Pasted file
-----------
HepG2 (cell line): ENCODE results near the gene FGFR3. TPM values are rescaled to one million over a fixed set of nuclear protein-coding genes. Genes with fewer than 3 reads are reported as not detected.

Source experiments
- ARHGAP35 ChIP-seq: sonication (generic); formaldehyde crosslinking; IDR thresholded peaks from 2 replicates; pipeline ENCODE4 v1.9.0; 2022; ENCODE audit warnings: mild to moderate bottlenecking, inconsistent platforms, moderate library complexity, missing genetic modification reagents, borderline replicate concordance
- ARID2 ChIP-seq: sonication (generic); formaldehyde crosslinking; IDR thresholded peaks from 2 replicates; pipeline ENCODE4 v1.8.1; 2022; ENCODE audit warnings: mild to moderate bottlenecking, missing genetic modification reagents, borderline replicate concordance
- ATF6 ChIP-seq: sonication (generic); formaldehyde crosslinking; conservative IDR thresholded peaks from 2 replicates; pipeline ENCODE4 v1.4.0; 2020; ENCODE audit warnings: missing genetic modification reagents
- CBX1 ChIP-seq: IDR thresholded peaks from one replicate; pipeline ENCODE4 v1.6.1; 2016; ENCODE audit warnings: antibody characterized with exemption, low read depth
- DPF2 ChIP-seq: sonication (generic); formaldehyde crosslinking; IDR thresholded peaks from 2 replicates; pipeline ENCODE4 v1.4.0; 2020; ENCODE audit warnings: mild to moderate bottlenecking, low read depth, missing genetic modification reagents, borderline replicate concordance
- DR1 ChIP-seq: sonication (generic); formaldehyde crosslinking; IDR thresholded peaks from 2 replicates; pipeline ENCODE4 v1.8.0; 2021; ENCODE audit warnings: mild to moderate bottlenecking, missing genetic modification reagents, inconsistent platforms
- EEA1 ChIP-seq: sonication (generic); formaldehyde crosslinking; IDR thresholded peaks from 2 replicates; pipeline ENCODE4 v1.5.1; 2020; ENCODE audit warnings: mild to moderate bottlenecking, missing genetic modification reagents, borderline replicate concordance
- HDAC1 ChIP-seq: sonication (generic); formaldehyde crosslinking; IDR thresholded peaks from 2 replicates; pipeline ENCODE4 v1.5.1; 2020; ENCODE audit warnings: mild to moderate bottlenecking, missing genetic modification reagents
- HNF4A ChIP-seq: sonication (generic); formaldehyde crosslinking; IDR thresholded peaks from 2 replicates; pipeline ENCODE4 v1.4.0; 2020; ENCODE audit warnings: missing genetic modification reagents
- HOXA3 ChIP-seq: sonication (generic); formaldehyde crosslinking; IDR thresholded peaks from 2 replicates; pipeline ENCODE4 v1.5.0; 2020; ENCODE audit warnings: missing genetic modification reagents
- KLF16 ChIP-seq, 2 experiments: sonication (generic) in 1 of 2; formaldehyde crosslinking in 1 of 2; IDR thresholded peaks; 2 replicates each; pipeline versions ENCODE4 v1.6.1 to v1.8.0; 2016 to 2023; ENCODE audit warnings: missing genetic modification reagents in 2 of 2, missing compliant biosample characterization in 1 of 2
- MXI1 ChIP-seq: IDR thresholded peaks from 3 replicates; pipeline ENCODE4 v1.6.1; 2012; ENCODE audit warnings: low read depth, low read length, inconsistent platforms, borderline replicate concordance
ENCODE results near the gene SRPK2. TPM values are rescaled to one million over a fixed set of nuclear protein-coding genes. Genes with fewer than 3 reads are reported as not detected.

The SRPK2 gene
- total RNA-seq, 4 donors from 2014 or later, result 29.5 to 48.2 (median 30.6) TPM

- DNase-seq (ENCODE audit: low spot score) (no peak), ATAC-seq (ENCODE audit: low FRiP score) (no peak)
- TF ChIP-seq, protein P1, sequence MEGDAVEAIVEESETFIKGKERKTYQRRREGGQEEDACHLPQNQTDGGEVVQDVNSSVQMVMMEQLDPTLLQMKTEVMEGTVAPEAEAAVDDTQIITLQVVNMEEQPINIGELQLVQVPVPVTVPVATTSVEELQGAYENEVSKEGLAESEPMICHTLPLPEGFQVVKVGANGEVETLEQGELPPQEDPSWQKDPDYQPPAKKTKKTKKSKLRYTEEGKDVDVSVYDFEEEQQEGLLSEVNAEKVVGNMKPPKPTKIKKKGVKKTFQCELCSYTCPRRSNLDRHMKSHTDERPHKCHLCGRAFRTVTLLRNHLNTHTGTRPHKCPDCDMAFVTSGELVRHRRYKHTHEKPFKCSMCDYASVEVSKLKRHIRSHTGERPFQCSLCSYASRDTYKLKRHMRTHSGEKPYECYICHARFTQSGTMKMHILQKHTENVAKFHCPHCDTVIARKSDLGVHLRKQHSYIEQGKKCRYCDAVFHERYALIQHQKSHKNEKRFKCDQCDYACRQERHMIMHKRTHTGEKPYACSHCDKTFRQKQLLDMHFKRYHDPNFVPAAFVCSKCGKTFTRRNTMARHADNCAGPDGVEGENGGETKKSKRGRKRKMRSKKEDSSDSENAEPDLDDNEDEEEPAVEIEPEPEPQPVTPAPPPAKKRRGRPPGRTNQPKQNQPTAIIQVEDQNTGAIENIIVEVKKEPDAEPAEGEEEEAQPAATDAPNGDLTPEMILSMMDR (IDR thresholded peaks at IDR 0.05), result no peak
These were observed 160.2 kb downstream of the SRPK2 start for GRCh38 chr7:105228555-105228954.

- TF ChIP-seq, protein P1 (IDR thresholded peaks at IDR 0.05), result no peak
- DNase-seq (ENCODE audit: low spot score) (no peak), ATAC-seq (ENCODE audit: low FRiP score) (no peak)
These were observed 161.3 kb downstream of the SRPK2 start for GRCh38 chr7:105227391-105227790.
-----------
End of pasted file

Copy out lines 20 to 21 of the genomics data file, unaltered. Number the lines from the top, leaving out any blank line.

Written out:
These were observed 160.2 kb downstream of the SRPK2 start for GRCh38 chr7:105228555-105228954.

- TF ChIP-seq, protein P1 (IDR thresholded peaks at IDR 0.05), result no peak